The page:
Lakeway officials, TxDOT discuss transportation projects and safety during special work session

McCall Parkhurst and Thornton LLC representative Bart Fowler discusses financing for ancillary infrastructure projects for the city of Lakeway at the Dec. 17 special session.

McCall Parkhurst and Thornton LLC representative Bart Fowler discusses financing for ancillary infrastructure projects for the city of Lakeway at the Dec. 17 special session.

The Texas Department of Transportation held a special work session with Lakeway City Council on Dec. 17, discussing particulars regarding transportation.

Hector Thomas from TxDOT gave a presentation on the RM 620 expansion, a highly anticipated project for the cities of Bee Cave and Lakeway estimated to cost roughly $80 million. A major component of the project seeks to expand the thoroughfare from five to six lanes.

A traffic study is underway now, Thomas said, and should be ready with a preliminary schematic in January. Periphery matters coinciding with the road expansion, such as utility installation, were also discussed—specifically how they would be factored into upcoming discussions between cities, utility entities and TxDOT.

The start of construction letting date is late 2022, and completion of the project is slated for September 2024, Thomas said. Mayor Sandy Cox also sought a timeline for submission of Lakeway’s $5 million contribution to the project, a window that right now is narrowed to somewhere between summer 2020 and summer 2022. Thomas said he wasn’t sure of the exact time frame TxDOT would require Lakeway’s contribution, but he would look into it.

“Let us know, because we’ve got to make sure we schedule out our bond because that’s what we pledged,” Cox said. “We did not say it would be cash, so we have to go to the voters for that.”

A second open house following an October open house at the Lakeway Activity Center should occur in the first week of March unless a venue is not found, Thomas said, adding TxDOT will meet with officials from Bee Cave and Lakeway prior to that open house.

Talking safety

Safety improvements for RM 620 were also a prominent topic during the special meeting. TxDOT representative Epi Gonzalez discussed a traffic count study to likely occur in January that would assess, among other data, the time drivers spend at busy intersections during peak and nonpeak hours, as well as ways to diminish those time frames.

Gonzalez said modeling the data once numbers are collected should be fairly quick, as it will come down do inputting the numbers. Models should be available for analysis by February, he said. As a safety measure up until the project is complete a temporary median along RM 620 could be installed as soon as soon as a few months after the traffic study models are created.

Council members and Gonzalez highlighted several problematic intersections on RM 620 as it traverses Lakeway, including the right-turn lane that appears just before Lohmann’s Crossing and the left turn to the Belmont Village Senior Living Center.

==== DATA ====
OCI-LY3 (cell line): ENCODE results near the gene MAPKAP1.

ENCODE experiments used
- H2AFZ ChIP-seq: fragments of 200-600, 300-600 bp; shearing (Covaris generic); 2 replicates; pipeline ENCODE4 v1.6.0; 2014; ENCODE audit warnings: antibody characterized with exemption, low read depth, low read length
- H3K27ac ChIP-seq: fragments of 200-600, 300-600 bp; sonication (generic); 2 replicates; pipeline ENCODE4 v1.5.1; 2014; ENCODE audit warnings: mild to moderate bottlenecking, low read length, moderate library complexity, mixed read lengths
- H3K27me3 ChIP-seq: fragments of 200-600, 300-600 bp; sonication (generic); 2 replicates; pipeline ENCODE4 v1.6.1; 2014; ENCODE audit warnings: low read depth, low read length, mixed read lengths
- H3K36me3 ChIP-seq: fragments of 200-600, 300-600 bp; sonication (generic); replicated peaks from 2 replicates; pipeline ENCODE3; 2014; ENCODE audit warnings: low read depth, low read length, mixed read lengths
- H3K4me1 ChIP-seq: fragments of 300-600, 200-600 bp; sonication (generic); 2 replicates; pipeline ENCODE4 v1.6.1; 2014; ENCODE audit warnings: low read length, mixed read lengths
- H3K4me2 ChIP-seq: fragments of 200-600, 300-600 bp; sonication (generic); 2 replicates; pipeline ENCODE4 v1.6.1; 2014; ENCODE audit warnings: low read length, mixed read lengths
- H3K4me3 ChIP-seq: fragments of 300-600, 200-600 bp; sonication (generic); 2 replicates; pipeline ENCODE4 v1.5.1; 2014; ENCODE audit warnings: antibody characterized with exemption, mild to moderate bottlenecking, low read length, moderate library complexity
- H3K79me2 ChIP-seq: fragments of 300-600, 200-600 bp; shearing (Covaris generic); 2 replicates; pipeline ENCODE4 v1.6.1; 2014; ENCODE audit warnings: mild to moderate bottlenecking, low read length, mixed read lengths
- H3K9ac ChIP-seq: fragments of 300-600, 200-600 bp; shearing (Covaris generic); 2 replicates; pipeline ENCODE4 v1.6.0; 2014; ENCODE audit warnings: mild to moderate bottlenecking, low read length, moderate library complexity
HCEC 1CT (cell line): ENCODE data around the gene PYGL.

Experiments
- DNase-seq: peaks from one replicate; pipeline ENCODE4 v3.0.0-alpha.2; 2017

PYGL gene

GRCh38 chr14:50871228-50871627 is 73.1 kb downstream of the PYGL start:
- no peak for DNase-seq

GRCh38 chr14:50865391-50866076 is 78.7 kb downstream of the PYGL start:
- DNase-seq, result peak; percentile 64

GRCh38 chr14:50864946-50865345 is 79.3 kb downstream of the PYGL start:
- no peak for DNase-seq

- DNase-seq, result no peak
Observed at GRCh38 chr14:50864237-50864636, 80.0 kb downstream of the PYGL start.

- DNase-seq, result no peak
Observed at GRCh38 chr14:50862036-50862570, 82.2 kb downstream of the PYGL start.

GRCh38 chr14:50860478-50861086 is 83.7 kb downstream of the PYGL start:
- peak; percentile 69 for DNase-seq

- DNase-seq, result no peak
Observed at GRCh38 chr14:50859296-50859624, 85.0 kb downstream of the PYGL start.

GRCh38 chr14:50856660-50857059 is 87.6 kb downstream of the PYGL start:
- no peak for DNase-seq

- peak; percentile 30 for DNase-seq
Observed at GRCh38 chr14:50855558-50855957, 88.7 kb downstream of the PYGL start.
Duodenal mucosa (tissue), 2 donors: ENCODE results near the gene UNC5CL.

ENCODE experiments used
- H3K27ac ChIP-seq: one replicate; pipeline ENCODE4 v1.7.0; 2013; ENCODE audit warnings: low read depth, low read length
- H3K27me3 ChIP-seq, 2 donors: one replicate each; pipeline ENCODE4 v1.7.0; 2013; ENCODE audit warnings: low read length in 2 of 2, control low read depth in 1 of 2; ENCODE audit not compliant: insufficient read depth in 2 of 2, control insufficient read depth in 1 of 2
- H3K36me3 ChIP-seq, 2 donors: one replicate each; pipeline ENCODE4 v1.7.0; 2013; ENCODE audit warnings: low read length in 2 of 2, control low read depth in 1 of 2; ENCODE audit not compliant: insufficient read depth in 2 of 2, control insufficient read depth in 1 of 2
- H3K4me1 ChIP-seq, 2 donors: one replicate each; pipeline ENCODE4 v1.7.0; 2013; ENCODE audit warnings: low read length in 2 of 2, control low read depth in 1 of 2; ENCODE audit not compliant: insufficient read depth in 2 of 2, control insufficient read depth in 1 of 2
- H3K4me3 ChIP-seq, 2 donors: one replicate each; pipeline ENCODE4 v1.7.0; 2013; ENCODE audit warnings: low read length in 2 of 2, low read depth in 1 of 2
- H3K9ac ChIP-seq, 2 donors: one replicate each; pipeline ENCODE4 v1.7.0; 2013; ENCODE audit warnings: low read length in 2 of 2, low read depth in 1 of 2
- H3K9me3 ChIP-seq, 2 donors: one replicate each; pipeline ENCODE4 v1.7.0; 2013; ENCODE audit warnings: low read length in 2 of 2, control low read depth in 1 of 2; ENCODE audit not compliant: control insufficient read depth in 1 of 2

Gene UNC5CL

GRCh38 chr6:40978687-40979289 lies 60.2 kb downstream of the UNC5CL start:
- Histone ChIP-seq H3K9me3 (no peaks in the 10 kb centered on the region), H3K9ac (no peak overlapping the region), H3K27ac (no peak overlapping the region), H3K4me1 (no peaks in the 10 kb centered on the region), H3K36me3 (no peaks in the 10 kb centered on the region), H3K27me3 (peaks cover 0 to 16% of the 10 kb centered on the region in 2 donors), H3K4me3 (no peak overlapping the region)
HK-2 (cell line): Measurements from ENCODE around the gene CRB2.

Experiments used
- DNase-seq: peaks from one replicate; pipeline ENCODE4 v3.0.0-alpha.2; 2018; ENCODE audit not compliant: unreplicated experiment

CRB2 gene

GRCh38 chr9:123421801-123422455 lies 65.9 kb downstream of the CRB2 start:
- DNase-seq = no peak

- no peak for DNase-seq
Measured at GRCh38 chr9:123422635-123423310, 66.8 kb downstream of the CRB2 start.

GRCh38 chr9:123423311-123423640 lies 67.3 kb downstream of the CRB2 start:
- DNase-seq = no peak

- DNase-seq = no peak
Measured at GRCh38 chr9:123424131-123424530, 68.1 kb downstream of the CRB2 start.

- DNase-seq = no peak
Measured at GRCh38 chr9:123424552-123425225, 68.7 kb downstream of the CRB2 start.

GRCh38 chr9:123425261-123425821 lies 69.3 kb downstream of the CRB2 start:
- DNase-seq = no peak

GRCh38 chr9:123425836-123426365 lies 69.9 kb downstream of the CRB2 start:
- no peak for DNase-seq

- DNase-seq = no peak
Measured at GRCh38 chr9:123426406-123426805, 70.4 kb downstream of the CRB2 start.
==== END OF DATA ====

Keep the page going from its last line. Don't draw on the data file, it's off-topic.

Internal connectivity and the RM 620 widening

As the RM 620 widening project gains momentum Lakeway will need to be proactive about financial options for its internal road connectivity that includes infrastructure such as bike paths, sidewalks, roads and power lines, Cox said.

“We’ve got some roads and infrastructure that we need to think about over the next five years,” Cox said, highlighting several vantage points within Lakeway, including Serene Hills and Lakeway Boulevard, roads that are already fairly narrow and will only gain more traffic as the RM 620 widening unfolds. “I’d like to see us get into the driver’s seat honestly, in these conversations of figuring out how to get these roads through.”

To that end McCall Parkhurst and Thornton LLC representative Bart Fowler and Specialized Public Finance representative Jennifer Ritter presented four financing options for infrastructure projects to help alleviate traffic woes wrought from a major transportation overhaul.

Fowler and Ritter presented several financing options for the potential infrastructure projects, including a public improvement district, tax increment reinvestment zones and Chapter 380 agreements.

Fowler presented a fourth option in the form of development agreements. He said those are the preferred approach due to the flexibility they provide. Cox emphasized that financing choices don’t have to be limited to one or another, and ultimate plans for financing could combine a couple of options. Council took no action on any financial options for road and infrastructure plans outside of RM 620 but agreed to continue exploring options.

Cox said there are primarily two next steps for city officials to consider as they move forward: One is to consult with Lakeway’s Comprehensive Plan Steering Committee, and the other is to start having exploratory conversations with key figures within Lakeway who might play the biggest roles in coming infrastructure plans.

“I would expect if we want to prioritize lists, it’s probably summer of 2019 for identifying the infrastructure pieces [that will be earmarked as ancillary transportation projects], and then us exploring with different developers, we will know more from them in the spring so then we can start piecing some of this together,” Cox said. “It’s a big monster."
By Brian Rash
Brian has been a reporter and editor since 2012. He wrote about the music scene in Dallas-Fort Worth before becoming managing editor for the Graham Leader in Graham, Texas, in 2013. He relocated to Austin, Texas, in 2015 to work for Gatehouse Media's large design hub. He became the editor for the Lake Travis-Westlake publication of Community Impact in August 2018. From there he became a dual-market editor for Community Impact's New Braunfels and San Marcos-Buda-Kyle editions. Brian is now a senior editor for the company's flagship papers, the Round Rock and Pflugerville-Hutto editions.